Personal Care Basics

Personal Care Basics

* Client’s needs for assistance with personal care can change from day to day, depending on how they are feeling. Involve the client in determining how much care you will be providing or assisting them with at each visit.

* Know your limitations and Agency Policies. Generally, Personal Care Assistants are to “assist” with personal care only and if completer personal care is required, a certified HHA must provide this care.

* Be aware of your client’s personal preferences concerning their personal care.

* Before you begin and task, explain to the client what you are doing.

* While providing personal care, it is important to observe the client for any changes in behavior, condition, or level of activity.

* Some clients may be influenced by culture or religion in their personal hygiene practices and habits, you will need to adjust care accordingly.

* Assure safety and comfort.

* Your demeanor and way in which you assist with personal care can either reinforce the feelings of being valued or can cause the client to feel de-valued.

Assisting a client with bathing

Types of baths:

* The partial bath- used when the client does not need a complete bath or for some reason is not able or allowed to take a complete bath. You may be asked to assist the client in the areas that are hard for him to reach.

* The tub bath- make sure you follow the service plan when determining if the client can take a tub bath. In a tub bath, you may be asked to assist the client into the tub and assist in areas that are hard to reach.

* The shower- is utilized for clients who can bathe themselves. The client may have a shower chair to help them bathe.

Guidelines for bathing

* Allow the client as much privacy as is safe.

* Make sure you put towels or bath mats down to ensure proper footing while getting into and out of bath.

* If assisting with bathing, wash from cleanest area to dirtiest.

* ALWAYS check water temperature before allowing client to get into water. Water should be approximately 105 degrees.

* While assisting with the bathing process, observe the client’s skin integrity.

* For a tub bath, it is easier for a client to get out of the tub if you drain the tub first.

Nail Care

* Clean and trim fingernails and toenails as needed.

* Review your service plan before trimming nails.

* Check the feet of a client a with diabetes or circulatory issues daily. Do not trim nails of those with compromised circulation or diabetes.

* Generally, it is easier to trim nails after soaking in a basin or bath.

* Clip nails straight across. A softened cuticle can be pushed back with an orange stick, if indicated on service plan.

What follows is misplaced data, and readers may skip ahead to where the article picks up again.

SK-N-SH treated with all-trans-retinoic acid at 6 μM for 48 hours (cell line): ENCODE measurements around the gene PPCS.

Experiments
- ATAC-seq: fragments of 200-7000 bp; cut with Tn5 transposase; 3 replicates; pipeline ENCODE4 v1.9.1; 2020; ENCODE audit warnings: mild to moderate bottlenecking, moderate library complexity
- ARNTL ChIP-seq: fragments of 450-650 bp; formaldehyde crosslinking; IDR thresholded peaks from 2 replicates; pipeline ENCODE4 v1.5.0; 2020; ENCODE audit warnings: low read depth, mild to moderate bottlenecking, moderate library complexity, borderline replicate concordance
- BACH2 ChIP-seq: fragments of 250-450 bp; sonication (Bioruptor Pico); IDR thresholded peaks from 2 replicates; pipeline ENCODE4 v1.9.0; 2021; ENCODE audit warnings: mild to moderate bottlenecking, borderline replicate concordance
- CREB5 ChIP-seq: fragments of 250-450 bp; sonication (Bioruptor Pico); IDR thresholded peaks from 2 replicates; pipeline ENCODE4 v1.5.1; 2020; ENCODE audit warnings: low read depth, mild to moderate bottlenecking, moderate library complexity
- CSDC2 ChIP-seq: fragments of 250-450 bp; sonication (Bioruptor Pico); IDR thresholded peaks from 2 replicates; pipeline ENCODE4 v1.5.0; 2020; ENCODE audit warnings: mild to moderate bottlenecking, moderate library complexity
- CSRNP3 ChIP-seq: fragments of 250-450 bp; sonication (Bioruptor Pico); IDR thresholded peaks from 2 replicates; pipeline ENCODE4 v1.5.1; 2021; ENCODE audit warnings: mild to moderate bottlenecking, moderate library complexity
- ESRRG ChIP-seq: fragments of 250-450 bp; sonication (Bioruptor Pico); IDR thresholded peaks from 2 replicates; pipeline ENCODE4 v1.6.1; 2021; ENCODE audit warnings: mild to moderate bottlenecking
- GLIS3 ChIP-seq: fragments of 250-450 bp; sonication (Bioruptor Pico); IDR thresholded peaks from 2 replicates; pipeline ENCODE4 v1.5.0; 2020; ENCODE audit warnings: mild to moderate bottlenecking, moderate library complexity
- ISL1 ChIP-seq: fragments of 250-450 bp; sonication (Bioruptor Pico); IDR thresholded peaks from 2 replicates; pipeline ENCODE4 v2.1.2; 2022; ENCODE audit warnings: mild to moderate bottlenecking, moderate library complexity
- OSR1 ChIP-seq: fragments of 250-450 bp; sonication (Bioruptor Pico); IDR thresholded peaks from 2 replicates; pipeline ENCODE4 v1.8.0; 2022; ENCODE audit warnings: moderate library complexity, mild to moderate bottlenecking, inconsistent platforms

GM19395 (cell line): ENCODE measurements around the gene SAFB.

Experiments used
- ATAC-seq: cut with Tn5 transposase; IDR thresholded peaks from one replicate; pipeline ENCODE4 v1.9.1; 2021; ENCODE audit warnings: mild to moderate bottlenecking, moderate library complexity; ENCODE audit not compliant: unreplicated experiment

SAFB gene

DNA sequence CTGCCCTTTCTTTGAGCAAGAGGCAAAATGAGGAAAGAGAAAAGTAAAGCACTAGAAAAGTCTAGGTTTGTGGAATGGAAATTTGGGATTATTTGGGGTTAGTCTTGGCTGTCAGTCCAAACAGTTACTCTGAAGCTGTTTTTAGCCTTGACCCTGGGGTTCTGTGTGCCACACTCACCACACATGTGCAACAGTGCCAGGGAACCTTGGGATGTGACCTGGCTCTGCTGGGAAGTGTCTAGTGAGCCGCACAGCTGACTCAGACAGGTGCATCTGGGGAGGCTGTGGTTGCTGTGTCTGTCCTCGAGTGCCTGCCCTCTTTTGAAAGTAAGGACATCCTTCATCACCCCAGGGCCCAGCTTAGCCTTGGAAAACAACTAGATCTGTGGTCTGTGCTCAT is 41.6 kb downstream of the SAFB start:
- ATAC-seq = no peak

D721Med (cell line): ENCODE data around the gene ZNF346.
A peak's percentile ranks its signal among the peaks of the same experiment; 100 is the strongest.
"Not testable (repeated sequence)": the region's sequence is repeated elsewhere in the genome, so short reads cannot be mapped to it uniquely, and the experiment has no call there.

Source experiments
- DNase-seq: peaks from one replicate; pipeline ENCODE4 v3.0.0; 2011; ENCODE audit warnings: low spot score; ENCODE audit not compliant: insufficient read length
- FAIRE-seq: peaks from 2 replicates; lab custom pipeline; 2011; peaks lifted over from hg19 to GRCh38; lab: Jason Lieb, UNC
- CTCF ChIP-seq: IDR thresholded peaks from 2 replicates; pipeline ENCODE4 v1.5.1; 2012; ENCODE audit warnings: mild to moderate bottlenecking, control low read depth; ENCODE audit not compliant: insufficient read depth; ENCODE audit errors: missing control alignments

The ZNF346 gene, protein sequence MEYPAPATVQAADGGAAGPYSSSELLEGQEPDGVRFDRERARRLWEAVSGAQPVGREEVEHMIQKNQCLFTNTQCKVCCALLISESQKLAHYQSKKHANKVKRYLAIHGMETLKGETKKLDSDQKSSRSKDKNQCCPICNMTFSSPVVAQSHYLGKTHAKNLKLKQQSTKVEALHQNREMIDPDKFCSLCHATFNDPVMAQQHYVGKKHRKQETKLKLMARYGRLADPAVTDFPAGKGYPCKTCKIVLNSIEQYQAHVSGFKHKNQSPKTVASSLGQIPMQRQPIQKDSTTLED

* Use care not to injure skin when clipping nails.

Consequences that may result from toenail care or neglected toe nails

Examples of problems:

* Nails too long or too short

* Inappropriate angle of trim

* Nicks/cuts


* Pain/immobility

* Infection

No nail care on diabetic patients!!!!!!!

Oral care challenges in the older adult

* With age, saliva production decreases which can lead to increased tooth decay and infection. Clients without the manual dexterity to provide proper oral care can be especially vulnerable to mouth problems.

* Gum tissue recedes with age which can make more prone to infections.

* Poor oral hygiene can lead to poor appetite and weight loss.

* Poor oral hygiene has also been associated with heart disease and the development of pneumonia.

Oral Care

* Oral hygiene involves cleaning the mouth, gums, and teeth or dentures.

* Proper oral care will help remove food particles and assist in preventing tooth decay or serious dental problems.

* Oral hygiene prevents sores and bad breath and keeps mucous membranes from becoming dry and cracked.

Quiz: Personal care


1. There is no need to explain what procedure you are doing before you do it. The patient should already know. T OR F

2. Poor oral hygiene can lead to poor appetite and weight loss? T OR F

3. When performing oral hygiene on your patient it is important to brush the patient’s gums as well as the teeth/dentures? T OR F

4. It is ok for a patient to ask you help them wash areas that is hard for them to reach? T OR F

5. When bathing a patient, you start with the dirtiest area and move towards the clean area? T OF F

6. HHA’s are permitted to do nail care on diabetic patients? T OR F


1) F

2) T

3) T

4) T

5) F

6) F